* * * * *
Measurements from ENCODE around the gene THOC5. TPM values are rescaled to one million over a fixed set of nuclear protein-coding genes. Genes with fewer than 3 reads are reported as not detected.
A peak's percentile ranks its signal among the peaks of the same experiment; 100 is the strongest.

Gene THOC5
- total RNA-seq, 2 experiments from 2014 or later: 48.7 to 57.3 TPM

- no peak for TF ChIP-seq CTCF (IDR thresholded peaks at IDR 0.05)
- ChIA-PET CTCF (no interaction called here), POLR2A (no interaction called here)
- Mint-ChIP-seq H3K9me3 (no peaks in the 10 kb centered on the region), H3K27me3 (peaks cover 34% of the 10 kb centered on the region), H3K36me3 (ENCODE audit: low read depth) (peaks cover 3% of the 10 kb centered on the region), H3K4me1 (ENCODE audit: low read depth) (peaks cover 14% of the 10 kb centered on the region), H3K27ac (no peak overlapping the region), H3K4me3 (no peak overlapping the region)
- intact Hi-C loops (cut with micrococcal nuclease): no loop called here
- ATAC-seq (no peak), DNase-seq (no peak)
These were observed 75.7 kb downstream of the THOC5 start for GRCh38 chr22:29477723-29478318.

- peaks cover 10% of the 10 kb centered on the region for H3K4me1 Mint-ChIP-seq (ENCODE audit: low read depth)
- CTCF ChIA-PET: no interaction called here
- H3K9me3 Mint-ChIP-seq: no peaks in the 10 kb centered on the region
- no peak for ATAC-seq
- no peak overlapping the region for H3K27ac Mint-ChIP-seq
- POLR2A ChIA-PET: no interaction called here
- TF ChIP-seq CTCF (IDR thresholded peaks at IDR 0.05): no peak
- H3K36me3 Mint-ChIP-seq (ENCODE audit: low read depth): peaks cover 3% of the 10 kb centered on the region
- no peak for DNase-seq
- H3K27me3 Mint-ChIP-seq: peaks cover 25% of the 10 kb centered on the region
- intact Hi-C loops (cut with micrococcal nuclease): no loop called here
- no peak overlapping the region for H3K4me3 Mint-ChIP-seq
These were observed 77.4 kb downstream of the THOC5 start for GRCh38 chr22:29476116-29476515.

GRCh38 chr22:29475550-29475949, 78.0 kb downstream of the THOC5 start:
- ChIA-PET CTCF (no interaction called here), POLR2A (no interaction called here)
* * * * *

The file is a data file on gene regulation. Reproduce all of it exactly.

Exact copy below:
Measurements from ENCODE around the gene THOC5. TPM values are rescaled to one million over a fixed set of nuclear protein-coding genes. Genes with fewer than 3 reads are reported as not detected.
A peak's percentile ranks its signal among the peaks of the same experiment; 100 is the strongest.

Gene THOC5
- total RNA-seq, 2 experiments from 2014 or later: 48.7 to 57.3 TPM

- no peak for TF ChIP-seq CTCF (IDR thresholded peaks at IDR 0.05)
- ChIA-PET CTCF (no interaction called here), POLR2A (no interaction called here)
- Mint-ChIP-seq H3K9me3 (no peaks in the 10 kb centered on the region), H3K27me3 (peaks cover 34% of the 10 kb centered on the region), H3K36me3 (ENCODE audit: low read depth) (peaks cover 3% of the 10 kb centered on the region), H3K4me1 (ENCODE audit: low read depth) (peaks cover 14% of the 10 kb centered on the region), H3K27ac (no peak overlapping the region), H3K4me3 (no peak overlapping the region)
- intact Hi-C loops (cut with micrococcal nuclease): no loop called here
- ATAC-seq (no peak), DNase-seq (no peak)
These were observed 75.7 kb downstream of the THOC5 start for GRCh38 chr22:29477723-29478318.

- peaks cover 10% of the 10 kb centered on the region for H3K4me1 Mint-ChIP-seq (ENCODE audit: low read depth)
- CTCF ChIA-PET: no interaction called here
- H3K9me3 Mint-ChIP-seq: no peaks in the 10 kb centered on the region
- no peak for ATAC-seq
- no peak overlapping the region for H3K27ac Mint-ChIP-seq
- POLR2A ChIA-PET: no interaction called here
- TF ChIP-seq CTCF (IDR thresholded peaks at IDR 0.05): no peak
- H3K36me3 Mint-ChIP-seq (ENCODE audit: low read depth): peaks cover 3% of the 10 kb centered on the region
- no peak for DNase-seq
- H3K27me3 Mint-ChIP-seq: peaks cover 25% of the 10 kb centered on the region
- intact Hi-C loops (cut with micrococcal nuclease): no loop called here
- no peak overlapping the region for H3K4me3 Mint-ChIP-seq
These were observed 77.4 kb downstream of the THOC5 start for GRCh38 chr22:29476116-29476515.

GRCh38 chr22:29475550-29475949, 78.0 kb downstream of the THOC5 start:
- ChIA-PET CTCF (no interaction called here), POLR2A (no interaction called here)